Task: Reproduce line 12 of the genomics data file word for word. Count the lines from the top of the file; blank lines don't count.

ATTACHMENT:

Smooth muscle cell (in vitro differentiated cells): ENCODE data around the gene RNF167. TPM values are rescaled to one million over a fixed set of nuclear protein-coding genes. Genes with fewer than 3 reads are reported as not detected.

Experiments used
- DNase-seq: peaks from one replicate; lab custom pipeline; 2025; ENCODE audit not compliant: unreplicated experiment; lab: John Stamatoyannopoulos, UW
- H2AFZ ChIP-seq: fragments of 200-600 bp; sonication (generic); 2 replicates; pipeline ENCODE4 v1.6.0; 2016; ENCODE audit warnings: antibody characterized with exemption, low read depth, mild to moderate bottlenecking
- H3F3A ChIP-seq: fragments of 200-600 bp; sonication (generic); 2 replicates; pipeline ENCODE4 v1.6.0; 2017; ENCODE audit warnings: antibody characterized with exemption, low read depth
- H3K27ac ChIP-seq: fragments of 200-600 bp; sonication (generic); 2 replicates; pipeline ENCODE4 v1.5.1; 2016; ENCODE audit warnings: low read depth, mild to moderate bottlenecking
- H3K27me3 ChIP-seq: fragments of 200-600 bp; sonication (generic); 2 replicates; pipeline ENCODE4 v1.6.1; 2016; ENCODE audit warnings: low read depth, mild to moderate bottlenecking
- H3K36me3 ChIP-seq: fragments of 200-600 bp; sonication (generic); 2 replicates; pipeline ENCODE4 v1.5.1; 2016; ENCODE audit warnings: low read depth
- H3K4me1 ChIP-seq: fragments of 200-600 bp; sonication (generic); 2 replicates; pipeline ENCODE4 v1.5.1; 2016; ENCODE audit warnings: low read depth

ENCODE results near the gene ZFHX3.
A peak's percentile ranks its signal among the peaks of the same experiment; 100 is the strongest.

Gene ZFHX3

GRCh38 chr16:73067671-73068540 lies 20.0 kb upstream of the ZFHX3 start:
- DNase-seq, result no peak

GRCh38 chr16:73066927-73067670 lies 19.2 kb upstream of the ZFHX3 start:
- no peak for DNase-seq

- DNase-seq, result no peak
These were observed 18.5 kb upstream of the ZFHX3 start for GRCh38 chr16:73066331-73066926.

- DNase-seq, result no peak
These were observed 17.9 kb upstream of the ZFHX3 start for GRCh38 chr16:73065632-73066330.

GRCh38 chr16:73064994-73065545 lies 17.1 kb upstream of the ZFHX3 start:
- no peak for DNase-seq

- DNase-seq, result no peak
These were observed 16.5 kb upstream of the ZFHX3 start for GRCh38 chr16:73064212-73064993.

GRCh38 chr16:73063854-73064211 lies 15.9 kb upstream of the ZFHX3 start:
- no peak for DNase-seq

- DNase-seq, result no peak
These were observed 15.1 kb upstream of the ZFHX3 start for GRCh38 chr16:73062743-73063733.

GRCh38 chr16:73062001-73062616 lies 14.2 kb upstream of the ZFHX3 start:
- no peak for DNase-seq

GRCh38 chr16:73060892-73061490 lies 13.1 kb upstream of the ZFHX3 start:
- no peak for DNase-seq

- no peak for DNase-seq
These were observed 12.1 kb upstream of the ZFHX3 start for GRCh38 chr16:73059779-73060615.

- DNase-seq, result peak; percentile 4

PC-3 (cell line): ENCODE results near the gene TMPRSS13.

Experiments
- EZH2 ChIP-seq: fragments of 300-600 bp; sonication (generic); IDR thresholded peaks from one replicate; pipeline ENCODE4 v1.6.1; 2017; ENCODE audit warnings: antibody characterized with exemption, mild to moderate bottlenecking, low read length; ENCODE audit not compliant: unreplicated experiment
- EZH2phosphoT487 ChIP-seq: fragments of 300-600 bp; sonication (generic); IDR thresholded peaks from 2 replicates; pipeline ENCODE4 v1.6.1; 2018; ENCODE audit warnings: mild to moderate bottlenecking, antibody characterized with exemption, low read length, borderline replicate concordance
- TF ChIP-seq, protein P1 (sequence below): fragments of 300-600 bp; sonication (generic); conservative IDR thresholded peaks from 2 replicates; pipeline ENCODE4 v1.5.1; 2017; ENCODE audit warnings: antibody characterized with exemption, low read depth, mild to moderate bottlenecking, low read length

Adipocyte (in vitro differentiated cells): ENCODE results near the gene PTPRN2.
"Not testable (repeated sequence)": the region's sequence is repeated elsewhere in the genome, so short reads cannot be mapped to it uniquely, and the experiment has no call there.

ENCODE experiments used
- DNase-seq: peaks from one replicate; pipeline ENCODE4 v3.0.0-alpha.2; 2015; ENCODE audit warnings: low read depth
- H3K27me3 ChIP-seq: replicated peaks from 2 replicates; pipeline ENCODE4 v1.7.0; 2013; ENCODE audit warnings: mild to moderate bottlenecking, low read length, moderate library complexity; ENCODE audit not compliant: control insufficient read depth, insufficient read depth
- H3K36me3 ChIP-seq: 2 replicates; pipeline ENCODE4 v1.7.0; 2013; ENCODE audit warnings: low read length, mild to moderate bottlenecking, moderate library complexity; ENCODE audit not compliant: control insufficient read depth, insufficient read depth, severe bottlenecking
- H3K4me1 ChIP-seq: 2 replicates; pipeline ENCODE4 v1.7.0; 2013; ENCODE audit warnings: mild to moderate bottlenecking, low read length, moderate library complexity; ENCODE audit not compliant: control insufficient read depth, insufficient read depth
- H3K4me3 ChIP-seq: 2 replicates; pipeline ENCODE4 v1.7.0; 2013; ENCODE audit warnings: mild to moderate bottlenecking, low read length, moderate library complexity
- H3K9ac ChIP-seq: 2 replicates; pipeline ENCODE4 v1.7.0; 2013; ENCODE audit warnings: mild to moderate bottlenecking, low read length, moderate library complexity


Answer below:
Gene ZFHX3